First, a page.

Bacteria and host interactions; immune evasion; microbes and cancer.
This lab is interested in the broad area of bacterial-host interactions. The manifestation and progression of infectious diseases are determined by the combined effects of actions of bacterial factors and host reactions to the bacteria.  Furthermore, some of the bacterial – host interactions may cause alterations in host physiological or cellular processes that can contribute to other types of diseases including immune disorders and cancer. Currently there are two lines of research in the lab.

1. Bacterial manipulation of the complement system. The complement system is not only the first line of defense against microorganisms, but also links the innate immune system to the adaptive immune system. It is not surprising that manipulation of the complement system is a strategy commonly adopted by bacterial pathogens. Research in lab demonstrated that spores of Bacillus anthracis, a Gram-positive bacterium that causes anthrax, actively recruit components of the complement system. The goals are to understand the molecular mechanism of the interactions and the precise biological functions of the interactions. The lab is also interested in other bacterial pathogens that may possess a similar strategy of complement manipulation as that of B. anthracis.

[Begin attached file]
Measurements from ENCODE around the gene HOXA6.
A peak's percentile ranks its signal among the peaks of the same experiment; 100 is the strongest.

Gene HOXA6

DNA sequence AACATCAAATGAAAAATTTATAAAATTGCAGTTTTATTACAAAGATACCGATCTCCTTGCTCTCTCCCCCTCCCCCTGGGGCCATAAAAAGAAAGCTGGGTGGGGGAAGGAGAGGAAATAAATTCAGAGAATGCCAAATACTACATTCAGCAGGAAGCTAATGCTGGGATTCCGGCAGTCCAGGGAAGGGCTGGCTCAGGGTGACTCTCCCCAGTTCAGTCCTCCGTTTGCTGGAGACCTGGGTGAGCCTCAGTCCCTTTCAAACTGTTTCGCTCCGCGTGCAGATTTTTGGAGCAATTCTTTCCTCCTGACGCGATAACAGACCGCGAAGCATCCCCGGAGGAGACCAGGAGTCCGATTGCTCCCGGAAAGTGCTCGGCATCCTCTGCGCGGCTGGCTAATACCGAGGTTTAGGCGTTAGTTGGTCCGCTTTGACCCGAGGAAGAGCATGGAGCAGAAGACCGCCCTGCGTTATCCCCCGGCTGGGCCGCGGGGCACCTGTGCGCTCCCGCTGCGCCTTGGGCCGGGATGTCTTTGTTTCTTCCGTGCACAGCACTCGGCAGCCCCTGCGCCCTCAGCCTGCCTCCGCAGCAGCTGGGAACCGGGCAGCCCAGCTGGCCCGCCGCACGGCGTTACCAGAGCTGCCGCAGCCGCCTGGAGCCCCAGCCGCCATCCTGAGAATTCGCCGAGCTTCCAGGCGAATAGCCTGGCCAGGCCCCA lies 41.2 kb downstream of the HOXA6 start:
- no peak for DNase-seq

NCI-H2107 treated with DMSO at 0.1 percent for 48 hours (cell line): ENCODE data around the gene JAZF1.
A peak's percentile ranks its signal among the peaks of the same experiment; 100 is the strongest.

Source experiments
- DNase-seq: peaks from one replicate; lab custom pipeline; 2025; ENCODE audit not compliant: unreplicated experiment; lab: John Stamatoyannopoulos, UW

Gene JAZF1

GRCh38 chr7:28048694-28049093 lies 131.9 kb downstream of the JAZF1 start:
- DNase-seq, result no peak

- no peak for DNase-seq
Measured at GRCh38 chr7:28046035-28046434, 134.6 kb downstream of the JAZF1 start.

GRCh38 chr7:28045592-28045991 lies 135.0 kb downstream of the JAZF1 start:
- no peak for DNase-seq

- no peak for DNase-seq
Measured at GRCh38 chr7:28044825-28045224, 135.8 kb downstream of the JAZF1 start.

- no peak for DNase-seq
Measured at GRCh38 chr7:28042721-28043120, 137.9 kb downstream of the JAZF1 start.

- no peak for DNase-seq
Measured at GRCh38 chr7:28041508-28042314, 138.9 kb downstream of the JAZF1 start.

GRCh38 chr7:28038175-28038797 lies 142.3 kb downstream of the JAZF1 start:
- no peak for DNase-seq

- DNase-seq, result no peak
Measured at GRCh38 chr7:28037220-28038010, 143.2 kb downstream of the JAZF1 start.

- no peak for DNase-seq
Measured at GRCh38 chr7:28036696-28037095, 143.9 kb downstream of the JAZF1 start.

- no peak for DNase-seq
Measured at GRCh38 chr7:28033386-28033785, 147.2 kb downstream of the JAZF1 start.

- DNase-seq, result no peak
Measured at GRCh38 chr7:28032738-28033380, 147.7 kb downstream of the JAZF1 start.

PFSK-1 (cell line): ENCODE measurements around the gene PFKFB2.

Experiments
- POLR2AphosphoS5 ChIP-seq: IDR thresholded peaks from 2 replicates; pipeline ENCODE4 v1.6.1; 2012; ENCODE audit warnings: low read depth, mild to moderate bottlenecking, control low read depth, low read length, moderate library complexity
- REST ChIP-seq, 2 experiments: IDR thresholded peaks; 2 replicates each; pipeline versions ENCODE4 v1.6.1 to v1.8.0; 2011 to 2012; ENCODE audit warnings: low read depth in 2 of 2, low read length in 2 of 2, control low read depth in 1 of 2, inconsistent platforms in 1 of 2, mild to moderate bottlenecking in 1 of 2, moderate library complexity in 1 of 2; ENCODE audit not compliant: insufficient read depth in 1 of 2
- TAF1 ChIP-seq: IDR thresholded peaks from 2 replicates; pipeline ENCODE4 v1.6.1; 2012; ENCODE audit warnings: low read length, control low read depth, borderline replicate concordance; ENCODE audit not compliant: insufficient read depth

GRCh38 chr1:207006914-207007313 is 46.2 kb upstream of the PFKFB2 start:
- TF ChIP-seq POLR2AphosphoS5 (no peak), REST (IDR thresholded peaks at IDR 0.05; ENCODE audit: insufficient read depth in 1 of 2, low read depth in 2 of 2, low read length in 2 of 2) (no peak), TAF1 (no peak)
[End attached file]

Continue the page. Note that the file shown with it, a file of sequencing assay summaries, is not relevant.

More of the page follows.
2. Microbes in colon cancer. The goal is to understand the relationship between certain bacterial pathogens and colon cancer. In vitro culture systems and animal models are utilized in the research.